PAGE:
Biosecurity officers at the Sydney Gateway Facility have intercepted a mail parcel with two live rooted rose plants, which are known hosts of Australia’s top plant disease threat.
Head of Biosecurity at the Department of Agriculture, Water and the Environment, Andrew Tongue, said importing plants carried a huge risk of diseases.
“Roses are a host for Sudden oak death and Xylella fastidiosa, both of which could be absolutely devastating to Australia’s horticulture and ornamental industry, and our native species and forestry, if they were to ever establish here,” Mr Tongue said.
These rose plants were covered in potting mix and were covered in fungi and bacteria.
“This is also not the first time we have intercepted Xylella host plants through the mail, with live asparagales shrub plants and fig cuttings intercepted at Sydney Gateway Facility earlier this year,” Mr Tongue said.
“There is no cure for Xylella. It is Australia’s number one priority plant disease risk and is a threat to many industries, including cherries, citrus, tree nuts, production nurseries, summer fruit, olives and viticulture.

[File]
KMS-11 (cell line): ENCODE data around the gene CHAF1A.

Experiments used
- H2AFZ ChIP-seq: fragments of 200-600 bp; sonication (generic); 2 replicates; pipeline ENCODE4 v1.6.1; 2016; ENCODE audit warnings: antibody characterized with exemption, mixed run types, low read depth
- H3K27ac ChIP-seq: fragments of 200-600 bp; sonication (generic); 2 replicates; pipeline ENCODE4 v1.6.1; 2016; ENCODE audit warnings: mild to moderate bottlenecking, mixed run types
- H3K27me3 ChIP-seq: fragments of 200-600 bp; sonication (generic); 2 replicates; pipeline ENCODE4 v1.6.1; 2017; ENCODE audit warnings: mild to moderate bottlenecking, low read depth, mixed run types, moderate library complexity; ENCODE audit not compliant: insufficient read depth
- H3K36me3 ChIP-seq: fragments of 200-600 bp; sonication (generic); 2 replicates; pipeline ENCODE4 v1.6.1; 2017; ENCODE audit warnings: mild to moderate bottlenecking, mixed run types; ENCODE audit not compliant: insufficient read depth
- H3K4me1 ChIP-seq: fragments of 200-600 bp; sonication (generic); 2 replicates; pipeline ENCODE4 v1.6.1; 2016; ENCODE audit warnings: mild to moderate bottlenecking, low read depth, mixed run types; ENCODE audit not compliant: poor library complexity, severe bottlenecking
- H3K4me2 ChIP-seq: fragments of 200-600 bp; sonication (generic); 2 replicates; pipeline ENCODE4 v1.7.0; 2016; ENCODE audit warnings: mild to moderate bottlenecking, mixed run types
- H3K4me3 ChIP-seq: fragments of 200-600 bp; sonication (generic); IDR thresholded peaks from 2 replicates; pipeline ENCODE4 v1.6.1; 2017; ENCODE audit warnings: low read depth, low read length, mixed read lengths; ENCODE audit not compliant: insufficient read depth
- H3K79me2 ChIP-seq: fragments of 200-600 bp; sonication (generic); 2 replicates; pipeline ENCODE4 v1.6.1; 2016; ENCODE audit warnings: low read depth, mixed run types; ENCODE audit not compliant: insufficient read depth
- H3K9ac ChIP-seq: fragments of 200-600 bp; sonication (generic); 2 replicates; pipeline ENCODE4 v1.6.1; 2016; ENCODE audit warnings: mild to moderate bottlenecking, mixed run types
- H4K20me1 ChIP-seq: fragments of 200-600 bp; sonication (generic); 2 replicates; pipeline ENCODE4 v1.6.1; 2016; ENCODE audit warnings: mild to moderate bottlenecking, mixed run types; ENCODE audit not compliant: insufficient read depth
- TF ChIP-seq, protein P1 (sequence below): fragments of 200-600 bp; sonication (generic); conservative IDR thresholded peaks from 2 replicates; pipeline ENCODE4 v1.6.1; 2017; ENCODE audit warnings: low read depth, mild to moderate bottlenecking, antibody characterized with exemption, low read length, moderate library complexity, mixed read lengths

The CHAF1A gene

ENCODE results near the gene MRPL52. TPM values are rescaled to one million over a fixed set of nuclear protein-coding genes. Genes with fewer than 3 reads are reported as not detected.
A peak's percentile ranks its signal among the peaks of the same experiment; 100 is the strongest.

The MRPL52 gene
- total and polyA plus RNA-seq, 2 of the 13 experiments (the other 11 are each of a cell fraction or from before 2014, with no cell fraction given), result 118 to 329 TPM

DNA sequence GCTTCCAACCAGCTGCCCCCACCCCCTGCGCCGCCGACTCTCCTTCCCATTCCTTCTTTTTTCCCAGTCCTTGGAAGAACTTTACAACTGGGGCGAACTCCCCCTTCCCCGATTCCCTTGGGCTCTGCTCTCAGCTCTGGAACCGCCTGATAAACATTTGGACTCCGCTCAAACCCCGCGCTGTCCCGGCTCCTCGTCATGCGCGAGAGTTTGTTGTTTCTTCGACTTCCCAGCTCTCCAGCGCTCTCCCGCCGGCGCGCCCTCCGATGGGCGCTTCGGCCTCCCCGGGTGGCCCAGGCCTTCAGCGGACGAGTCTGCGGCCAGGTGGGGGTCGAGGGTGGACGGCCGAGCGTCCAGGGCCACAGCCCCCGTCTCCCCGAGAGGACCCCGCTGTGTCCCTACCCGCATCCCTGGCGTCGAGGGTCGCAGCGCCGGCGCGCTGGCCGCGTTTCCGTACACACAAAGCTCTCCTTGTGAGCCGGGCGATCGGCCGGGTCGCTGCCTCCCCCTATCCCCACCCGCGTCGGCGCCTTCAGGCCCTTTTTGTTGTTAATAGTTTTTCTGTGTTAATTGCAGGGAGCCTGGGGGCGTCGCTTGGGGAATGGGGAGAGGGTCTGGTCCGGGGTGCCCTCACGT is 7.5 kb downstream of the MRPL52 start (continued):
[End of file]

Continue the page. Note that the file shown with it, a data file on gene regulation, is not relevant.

Xylella has destroyed olive groves in Italy that are centuries old, and it infects hundreds of species in 98 plant families. The economic costs of
Xylella to Europe have been estimated in the billions of Euros. In Australia, the potential economic impact to the wine industry alone has been estimated at $2.8 and up to $7.9 billion over 50 years.
“Not only does it attack commercial varieties of plants, but it’s also a serious threat to native plants and can cause disease in more than 500 different plant species,” Mr Tongue said.
“Sudden oak death is another harmful plant disease that is killing trees in the millions across Europe and North America. It affects over 130 tree and shrub species, including roses, and poses a risk to fruit and nut trees, ornamentals and native plants.”
In order to lawfully bring live plants into Australia, you must have an import permit issued by the Director of Biosecurity and meet all conditions within the permit.
Risking Australia’s biosecurity status carries serious consequences, such as heavy fines and prison time.
NSW Farmers Horticulture Committee chairman Guy Gaeta said Xylella posed an incurable threat to more than 500 plant species and native plants.
“We’ve seen the widespread damage caused by COVID-19 – it goes without saying that the same would apply in the plant or animal populations if a disease such as Xylella were to catch hold.”